A better, faster, more effective way to edit genes

Clinical fellow Brian Shy talks with postdoctoral scholar Tori Yamamoto in the Marson Lab at Gladstone Institutes on June 8th, 2022. Photo courtesy Gladstone Institutes.

For years scientists have been touting the potential of CRISPR, a gene editing tool that allows you to target a specific mutation and either cut it out or replace it with the corrected form of the gene. But like all new tools it had its limitations. One important one was the difficult in delivering the corrected gene to mature cells in large numbers.

Scientists at the Gladstone Institutes and U.C. San Francisco say they think they have found a way around that. And the implications for using this technique to develop new therapies for deadly diseases are profound.

In the past scientists used inactivated viruses as a way to deliver corrected copies of the gene to patients. We have blogged about UCLA’s Dr. Don Kohn using this approach to treat children born with SCID, a deadly immune disorder. But that was both time consuming and expensive.

CRISPR, on the other hand, showed that it could be easier to use and less expensive. But getting it to produce enough cells for an effective therapy proved challenging.

The team at Gladstone and UCSF found a way around that by switching from using CRISPR to deliver a double-stranded DNA to correct the gene (which is toxic to cells in large quantities), and instead using CRISPR to deliver a single stranded DNA (you can read the full, very technical description of their approach in the study they published in the journal Nature Biotechnology).

Alex Marson, MD, PhD, director of the Gladstone-UCSF Institute of Genomic Immunology and the senior author of the study, said this more than doubled the efficiency of the process. “One of our goals for many years has been to put lengthy DNA instructions into a targeted site in the genome in a way that doesn’t depend on viral vectors. This is a huge step toward the next generation of safe and effective cell therapies.”

It has another advantage too, according to Gladstone’s Dr. Jonathan Esensten, an author of the study. “This technology has the potential to make new cell and gene therapies faster, better, and less expensive.”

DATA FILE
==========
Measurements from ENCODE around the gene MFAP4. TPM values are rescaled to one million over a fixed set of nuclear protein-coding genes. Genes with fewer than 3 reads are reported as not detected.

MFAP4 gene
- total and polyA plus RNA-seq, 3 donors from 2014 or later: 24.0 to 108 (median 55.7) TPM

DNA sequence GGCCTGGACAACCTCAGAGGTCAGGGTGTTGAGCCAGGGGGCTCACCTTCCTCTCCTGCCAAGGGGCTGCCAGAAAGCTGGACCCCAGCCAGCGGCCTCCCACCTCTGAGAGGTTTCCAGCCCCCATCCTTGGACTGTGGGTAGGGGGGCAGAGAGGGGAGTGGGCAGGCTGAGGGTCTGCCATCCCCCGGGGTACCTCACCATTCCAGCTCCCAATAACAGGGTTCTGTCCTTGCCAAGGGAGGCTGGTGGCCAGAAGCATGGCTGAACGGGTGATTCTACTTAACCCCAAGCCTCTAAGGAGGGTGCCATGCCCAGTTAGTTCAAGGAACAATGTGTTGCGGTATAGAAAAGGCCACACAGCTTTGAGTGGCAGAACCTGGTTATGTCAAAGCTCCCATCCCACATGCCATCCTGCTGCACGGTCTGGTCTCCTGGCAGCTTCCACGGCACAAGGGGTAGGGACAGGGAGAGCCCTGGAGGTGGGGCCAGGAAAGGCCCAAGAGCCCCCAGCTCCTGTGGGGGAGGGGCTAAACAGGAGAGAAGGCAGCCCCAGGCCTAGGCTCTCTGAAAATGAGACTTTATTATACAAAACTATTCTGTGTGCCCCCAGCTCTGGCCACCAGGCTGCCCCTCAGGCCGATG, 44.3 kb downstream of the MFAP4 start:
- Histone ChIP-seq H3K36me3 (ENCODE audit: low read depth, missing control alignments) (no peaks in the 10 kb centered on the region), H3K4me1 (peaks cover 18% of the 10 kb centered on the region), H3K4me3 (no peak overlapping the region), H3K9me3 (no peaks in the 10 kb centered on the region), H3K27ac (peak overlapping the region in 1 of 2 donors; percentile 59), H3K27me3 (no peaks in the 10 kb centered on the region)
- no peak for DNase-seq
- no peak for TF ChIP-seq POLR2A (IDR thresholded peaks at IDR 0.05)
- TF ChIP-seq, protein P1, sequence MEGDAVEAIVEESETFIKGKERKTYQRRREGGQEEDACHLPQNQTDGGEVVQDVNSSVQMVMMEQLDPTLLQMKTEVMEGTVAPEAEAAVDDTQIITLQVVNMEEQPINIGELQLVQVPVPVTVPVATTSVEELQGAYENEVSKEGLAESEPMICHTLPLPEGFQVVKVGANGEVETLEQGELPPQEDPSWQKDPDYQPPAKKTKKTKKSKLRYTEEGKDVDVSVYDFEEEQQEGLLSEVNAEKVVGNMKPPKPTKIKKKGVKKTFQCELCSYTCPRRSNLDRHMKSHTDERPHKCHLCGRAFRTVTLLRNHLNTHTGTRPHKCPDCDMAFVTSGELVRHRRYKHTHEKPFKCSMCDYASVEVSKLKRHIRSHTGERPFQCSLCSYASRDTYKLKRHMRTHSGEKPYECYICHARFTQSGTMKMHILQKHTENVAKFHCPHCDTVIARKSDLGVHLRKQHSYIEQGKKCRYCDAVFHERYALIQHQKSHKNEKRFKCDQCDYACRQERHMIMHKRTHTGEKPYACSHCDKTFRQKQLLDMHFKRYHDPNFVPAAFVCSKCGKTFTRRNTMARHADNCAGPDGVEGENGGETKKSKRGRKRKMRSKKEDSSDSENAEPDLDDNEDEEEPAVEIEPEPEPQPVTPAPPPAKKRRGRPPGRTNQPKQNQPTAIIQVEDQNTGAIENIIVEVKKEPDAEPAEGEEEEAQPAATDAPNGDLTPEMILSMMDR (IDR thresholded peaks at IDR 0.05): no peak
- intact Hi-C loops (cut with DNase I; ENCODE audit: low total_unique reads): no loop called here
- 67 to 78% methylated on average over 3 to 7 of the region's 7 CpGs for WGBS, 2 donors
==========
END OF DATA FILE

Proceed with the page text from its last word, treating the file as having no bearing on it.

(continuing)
The team has already used this method to generate more than one billion CAR-T cells – specialized immune system cells that can target cancers such as multiple myeloma – and says it could also prove effective in targeting some rare genetic immune diseases.

The California Institute for Regenerative Medicine (CIRM) helped support this research. Authors Brian Shy and David Nguyen were supported by the CIRM:UCSF Alpha Stem Cell Clinic Fellowship program.

2 thoughts on “A better, faster, more effective way to edit genes

  1. Prokaryotes have no intron but only have exons in their genome. Whereas eukaryotes have both introns and exons in their genome. As a result, in eukaryotes, when mRNA is transcribed from DNA, the introns have to be cut out of the newly synthesized mRNA strand. In eukaryotes, DNA is transcripted into RNA, which is edited in the nucleus. However, prokaryotes has no nucleus but nucleoles which leads transcription couple to translation without introns splicing that may stop genetic expression. Intron in eukaryotes have important roles 1) allowing alternative splicing to generate multiple proteins from a single gene. 2) some introns encode functional RNA molecules through further processing after they are spliced. 3) possibility of creat new genes by cutting and pasting exons from existing gene, or to diversify the protein output of a single gene by splicing the exons together in different ways. 4)splicing is necessary to create mRNA molecules that are capable of being translated into proteins.

    Therefore, CRISPR-Cas9 is efficiency tool to edit DNA in prokaryotes. In humans, there are 26,564 annotated genes which consist of 233,785 exons and 207,344 introns in their genome . On average, there are 8.8 exons and 7.8 introns pergene. Any attempt to remove or alter the introns of gene might break the traditional pathway of transcription -splicing leading to the production of abnormal proteins which may harm the health and lives of people. Current investigation showed that improved protocol of CRISPR-Cas9 genome editing can be reach to about 80-90% of efficiency. The small number of incorrected editing cells cannot be taken lightly, they may be produced uncertainty or negative dominant effect, which may harmful to the health and safety of patients.

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